The Connecticut mechanic who lost his job after joining the Marine Reserves may not have a slam dunk case in his legal bid to reclaim his job, experts said.
Derek Laaser, 19, who left for basic training at Parris Island on Sunday, says he was fired by Chevrolet of Milford after telling his boss he needed off for training and then for one weekend a month to fulfill his reserve duties. In a federal suit filed last week, his attorneys claim the dealership violated his rights under the Uniformed Services Employment and Reemployment Act, a federal law designed to ensure men and women “are not discriminated against in employment based on past, present or future military service.”
But Laaser’s attorneys could find the case tough to prove, and the burden – as in all employment discrimination cases – is on the plaintiff, said Ossai Miazad, co-chair of the American Bar Association’s Fair Labor Standards Legislation Subcommittee on the act. Laaser claims he told his superiors he was joining the Marine Corps Reserves back in December, when he learned he’d been accepted, which could be deemed reasonable notice, according to Miazad.
“The time in which he informed them appears to be short, but there’s no bright line rule as to how much time is needed,” said Miazad, an atttorney with the New York law firm Outten & Golden.
Crucial to Laaser’s case is proving that his military service was the reason he was fired, said Miazad. A letter Laaser requested and got from his boss on March 9 stating that he had “decided to leave our company to pursue a career in the military” could be critical to drawing the connection between his service and his dismissal, she said. Laaser, who was nearing the end of a rigorous mechanic’s training program and on schedule to receive a key GM certification, claims he sought the letter after his boss told him he had to work weekends. Laaser claims he was willing to work three weekends a month, but had to dedicate one to the Reserve duty.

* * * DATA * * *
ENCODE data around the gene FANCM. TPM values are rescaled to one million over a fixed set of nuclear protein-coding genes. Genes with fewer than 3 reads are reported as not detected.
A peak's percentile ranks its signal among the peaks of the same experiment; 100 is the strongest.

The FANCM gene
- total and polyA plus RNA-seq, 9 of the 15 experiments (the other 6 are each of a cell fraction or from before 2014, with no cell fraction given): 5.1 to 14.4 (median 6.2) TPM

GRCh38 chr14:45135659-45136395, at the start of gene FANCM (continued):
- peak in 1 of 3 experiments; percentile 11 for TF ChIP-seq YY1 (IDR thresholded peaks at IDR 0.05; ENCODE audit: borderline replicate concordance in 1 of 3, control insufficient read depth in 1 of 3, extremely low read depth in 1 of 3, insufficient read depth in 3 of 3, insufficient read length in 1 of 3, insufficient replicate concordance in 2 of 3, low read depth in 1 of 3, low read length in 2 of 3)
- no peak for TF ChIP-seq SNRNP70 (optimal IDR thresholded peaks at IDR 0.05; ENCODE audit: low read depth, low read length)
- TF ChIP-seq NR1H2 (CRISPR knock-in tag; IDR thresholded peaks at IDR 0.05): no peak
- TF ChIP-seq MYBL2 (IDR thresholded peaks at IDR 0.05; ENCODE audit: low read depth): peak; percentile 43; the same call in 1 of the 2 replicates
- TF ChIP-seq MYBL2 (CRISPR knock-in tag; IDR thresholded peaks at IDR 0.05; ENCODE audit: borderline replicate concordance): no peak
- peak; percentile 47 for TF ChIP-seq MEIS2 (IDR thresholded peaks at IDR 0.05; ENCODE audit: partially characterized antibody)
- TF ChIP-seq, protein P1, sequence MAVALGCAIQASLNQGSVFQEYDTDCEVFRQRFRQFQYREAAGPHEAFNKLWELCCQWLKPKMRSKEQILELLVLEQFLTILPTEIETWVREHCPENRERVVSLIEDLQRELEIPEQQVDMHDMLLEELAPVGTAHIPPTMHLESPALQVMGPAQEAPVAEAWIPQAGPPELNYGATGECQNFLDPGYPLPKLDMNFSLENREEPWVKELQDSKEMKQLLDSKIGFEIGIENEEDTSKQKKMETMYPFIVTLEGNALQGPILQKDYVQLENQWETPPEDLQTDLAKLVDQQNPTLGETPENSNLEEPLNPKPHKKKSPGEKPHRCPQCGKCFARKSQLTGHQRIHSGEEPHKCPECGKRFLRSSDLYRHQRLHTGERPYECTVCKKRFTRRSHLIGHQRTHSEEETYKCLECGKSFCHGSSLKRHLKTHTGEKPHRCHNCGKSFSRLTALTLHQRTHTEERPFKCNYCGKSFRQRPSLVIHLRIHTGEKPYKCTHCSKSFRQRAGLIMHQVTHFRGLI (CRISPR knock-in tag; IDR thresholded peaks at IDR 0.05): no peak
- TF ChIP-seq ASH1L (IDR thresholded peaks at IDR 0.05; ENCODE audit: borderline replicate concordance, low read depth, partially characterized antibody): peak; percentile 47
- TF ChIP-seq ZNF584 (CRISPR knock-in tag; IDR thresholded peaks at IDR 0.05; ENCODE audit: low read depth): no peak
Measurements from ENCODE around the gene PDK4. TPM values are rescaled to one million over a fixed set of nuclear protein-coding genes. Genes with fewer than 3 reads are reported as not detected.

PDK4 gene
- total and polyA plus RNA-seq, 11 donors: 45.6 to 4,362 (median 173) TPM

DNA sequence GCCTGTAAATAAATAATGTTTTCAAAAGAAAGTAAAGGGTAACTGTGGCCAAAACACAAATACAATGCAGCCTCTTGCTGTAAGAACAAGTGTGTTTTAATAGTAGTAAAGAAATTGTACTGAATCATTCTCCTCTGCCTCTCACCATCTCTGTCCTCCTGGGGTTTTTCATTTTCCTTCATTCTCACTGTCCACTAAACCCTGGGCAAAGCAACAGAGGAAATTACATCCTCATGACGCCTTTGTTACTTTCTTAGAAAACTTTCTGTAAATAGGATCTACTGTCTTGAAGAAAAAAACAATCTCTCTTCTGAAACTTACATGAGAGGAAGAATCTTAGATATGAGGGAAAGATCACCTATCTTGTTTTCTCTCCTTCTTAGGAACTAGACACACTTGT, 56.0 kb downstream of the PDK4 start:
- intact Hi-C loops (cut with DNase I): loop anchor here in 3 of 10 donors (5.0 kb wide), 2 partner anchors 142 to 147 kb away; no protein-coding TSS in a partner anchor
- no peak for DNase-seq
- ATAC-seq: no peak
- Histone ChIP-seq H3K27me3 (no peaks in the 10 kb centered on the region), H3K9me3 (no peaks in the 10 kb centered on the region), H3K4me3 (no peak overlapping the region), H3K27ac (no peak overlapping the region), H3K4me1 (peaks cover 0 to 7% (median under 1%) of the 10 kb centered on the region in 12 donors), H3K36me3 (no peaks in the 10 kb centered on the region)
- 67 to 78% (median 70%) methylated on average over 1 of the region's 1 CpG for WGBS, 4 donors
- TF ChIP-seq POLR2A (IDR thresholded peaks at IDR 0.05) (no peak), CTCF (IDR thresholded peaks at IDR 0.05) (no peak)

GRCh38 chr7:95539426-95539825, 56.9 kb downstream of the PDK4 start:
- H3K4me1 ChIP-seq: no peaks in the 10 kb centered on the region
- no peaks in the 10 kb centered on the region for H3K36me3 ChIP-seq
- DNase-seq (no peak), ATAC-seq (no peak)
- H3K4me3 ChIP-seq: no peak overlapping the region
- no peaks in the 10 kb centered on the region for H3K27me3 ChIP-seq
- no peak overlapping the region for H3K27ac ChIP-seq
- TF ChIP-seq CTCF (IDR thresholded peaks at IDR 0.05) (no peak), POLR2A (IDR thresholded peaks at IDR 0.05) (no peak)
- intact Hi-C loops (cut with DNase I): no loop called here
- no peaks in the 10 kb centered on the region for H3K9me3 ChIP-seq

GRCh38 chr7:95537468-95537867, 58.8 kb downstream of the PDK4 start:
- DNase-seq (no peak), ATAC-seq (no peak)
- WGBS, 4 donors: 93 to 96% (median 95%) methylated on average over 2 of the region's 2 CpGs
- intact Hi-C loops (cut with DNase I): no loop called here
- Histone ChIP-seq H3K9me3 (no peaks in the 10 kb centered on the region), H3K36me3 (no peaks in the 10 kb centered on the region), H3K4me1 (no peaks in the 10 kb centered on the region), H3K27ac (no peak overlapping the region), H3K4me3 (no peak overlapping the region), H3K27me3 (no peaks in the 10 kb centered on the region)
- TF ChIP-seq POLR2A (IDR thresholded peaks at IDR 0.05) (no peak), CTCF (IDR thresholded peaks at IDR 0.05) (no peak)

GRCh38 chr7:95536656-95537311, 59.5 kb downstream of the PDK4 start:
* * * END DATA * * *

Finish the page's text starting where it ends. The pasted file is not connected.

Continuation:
“The letter he received from his employer will be a key piece of evidence,” said Miazad. “But one of the issues may be determining whether he left voluntarily or was forced out.”
Laaser’s attorney, David Slossberg, said he will prove that Laaser gave his employer plenty of notice.
“He first gave notice back in December, and then was terminated three-and-a-half months later,” Slossberg said. “The amount of time he gave for notice is in no way an issue.”
Milford Chevrolet Service Director Nick Saccomanno declined to comment, and officials at the dealership also refused to discuss the case or provide the name of the dealership’s attorney.
Laaser was hired by the dealership last October as a part-time technician trainee under the General Motors Automotive Service Educational Program, which allows new mechanics to earn an associate’s degree in automotive technology. In February, Laaser’s supervisor asked him if he could start working weekends, according to his attorney. The reservist reminded him of his military duty and that he would not be able to work on select weekends.
His boss allegedly claimed it was the first he’d heard of it and told Laaser he needed to “choose between a career at Chevrolet of Milford or leaving for military service,” according to the documents.
Miazad said similar cases are cropping up with increased frequency as more people enlist and employers grapple with staffing.
“We’re seeing it more now, but most employers often don’t understand what their responsibility is,” said Miazad. “It’s not something many of them have had to deal with before.”